Mortality and migration in Britain, first results from the British Household Panel Survey

Publication type

Journal Article


Publication date

October 1, 1999


This study investigates the extent to which current geographical variations in mortality are influenced by patterns of migration since birth. It is based on a longitudinal study of migrants which consists of a representative sample of 10264 British residents born after 1890 and enumerated as part of the British Household Panel Study in 1991. Between 1991 and 1996, 527 of the study members died and these deaths were analysed by area of residence at birth and in 1991 at both the regional and local district geographical scales. These were compared with findings from the Office for National Statistics Longitudinal Study.
The British Household Panel Survey sample replicates the results of work conducted on the Longitudinal Study which finds that geographical variations in age-sex standardised mortality ratios at the regional scale cannot be attributed to selective migration. However, for the British Household Panel Survey sample, the major geographical variations at district level could be attributed to selective migration.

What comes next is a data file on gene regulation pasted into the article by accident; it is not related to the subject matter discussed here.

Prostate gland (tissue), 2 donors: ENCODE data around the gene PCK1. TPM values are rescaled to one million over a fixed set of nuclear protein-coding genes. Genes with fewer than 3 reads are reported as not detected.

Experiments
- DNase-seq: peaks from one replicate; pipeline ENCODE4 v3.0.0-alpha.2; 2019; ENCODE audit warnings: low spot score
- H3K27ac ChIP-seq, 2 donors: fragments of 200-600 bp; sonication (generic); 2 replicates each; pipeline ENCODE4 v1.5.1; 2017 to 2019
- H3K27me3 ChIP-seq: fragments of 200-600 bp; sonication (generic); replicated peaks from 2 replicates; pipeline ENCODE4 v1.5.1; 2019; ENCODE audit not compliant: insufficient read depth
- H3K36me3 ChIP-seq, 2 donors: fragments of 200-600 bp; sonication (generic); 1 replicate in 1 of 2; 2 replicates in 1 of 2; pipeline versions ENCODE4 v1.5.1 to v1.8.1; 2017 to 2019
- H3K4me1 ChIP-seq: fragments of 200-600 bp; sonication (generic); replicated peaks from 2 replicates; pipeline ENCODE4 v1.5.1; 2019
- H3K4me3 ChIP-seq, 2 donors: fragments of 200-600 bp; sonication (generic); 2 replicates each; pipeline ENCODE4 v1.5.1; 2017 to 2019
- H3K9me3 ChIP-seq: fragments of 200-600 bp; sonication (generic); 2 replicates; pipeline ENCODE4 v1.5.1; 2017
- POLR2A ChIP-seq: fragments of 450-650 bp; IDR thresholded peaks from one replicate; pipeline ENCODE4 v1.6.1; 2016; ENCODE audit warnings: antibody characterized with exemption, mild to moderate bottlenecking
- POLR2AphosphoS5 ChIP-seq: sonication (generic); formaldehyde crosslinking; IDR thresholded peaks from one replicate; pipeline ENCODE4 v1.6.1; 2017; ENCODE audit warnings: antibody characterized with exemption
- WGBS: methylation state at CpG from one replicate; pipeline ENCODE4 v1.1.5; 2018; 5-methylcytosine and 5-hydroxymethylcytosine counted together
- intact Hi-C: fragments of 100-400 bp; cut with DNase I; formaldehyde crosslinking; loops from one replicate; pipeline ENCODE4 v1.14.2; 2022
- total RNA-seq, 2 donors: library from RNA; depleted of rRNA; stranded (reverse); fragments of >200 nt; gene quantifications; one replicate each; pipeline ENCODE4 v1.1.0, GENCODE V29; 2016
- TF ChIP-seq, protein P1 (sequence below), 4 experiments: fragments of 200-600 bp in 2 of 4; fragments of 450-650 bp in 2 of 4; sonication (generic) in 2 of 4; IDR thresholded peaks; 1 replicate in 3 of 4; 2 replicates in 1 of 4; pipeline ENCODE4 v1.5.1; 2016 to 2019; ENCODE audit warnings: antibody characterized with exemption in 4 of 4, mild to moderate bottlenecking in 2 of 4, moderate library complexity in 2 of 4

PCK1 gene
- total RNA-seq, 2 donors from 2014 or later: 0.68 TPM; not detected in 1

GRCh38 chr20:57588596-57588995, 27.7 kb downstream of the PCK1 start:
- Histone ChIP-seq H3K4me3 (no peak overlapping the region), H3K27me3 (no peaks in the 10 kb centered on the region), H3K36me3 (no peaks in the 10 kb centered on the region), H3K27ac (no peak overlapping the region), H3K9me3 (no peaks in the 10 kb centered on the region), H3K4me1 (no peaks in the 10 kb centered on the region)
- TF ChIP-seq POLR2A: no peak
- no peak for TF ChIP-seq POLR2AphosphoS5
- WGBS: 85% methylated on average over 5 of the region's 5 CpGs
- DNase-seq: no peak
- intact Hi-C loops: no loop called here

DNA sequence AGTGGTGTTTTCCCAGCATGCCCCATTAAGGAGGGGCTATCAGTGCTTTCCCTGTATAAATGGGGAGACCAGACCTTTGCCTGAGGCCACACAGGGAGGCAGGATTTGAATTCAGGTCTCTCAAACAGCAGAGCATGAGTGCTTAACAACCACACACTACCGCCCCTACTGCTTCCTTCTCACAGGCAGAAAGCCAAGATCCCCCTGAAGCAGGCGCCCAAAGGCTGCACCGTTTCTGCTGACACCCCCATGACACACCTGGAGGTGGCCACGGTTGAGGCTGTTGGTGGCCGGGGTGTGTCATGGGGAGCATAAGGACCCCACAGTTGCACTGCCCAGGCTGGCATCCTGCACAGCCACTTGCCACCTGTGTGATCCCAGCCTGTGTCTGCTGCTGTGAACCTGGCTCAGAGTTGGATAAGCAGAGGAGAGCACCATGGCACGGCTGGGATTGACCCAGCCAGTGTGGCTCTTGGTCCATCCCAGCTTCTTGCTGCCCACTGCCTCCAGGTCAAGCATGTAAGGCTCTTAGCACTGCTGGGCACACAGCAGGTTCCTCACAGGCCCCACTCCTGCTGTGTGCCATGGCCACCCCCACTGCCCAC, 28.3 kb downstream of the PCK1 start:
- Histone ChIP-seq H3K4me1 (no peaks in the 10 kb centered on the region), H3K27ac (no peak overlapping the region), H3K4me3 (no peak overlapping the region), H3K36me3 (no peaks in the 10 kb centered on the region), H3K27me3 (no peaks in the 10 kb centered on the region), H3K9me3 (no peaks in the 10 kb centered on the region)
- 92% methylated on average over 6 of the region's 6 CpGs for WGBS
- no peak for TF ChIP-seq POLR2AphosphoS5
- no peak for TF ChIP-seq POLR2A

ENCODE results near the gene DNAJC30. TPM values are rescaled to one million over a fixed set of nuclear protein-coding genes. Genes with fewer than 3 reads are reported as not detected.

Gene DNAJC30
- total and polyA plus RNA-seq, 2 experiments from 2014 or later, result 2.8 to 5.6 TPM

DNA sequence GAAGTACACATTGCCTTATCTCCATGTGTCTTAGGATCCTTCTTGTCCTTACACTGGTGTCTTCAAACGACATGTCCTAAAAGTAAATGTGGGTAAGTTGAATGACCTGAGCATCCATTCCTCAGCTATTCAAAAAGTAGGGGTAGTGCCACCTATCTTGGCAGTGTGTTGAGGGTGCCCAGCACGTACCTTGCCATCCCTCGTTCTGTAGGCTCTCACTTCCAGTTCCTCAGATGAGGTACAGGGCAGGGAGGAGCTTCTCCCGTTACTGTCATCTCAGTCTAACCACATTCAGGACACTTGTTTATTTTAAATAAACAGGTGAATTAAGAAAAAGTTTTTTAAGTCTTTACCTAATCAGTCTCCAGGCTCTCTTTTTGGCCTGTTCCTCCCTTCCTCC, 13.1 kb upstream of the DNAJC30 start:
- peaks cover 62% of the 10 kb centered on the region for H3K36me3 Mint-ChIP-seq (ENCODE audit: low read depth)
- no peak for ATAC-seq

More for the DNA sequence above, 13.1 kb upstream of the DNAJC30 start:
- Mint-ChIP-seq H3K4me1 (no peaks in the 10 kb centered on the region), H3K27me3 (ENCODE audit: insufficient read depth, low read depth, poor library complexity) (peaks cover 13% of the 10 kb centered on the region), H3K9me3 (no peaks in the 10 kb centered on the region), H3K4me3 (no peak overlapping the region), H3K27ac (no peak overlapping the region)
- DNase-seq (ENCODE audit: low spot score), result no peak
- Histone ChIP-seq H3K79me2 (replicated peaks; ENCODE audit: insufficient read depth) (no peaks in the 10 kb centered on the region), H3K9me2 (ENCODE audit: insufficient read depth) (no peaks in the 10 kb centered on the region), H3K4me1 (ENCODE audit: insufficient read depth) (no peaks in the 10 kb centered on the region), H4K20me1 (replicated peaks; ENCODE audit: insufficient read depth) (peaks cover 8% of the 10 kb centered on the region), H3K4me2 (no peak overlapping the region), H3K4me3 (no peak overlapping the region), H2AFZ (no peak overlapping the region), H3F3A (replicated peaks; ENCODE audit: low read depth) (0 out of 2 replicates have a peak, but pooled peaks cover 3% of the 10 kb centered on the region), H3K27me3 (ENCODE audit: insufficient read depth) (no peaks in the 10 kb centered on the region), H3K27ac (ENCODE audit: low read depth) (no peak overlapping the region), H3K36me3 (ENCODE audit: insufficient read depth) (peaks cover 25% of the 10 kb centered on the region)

Geographical variations in mortality are not well understood. Restrictions on what it is possible to analyse in the Office for National Statistics Longitudinal Study may have resulted in the underestimation of the importance of local lifetime selective migration in producing the contemporary map of mortality variation across Britain. The British Household Panel Survey is a small, recent, but very flexible study, which can be used to investigate the effects of lifetime migration on mortality patterns for all of Britain. This first report of its results on mortality shows that it produces findings which accord with the much larger Longitudinal Study, but which can be taken further to show that selective migration over the whole life-course at the local level does appear to have significantly altered the geographical pattern of mortality seen in Britain today.

Published in

Social Science and Medicine


Volume: 49(7), 981-988



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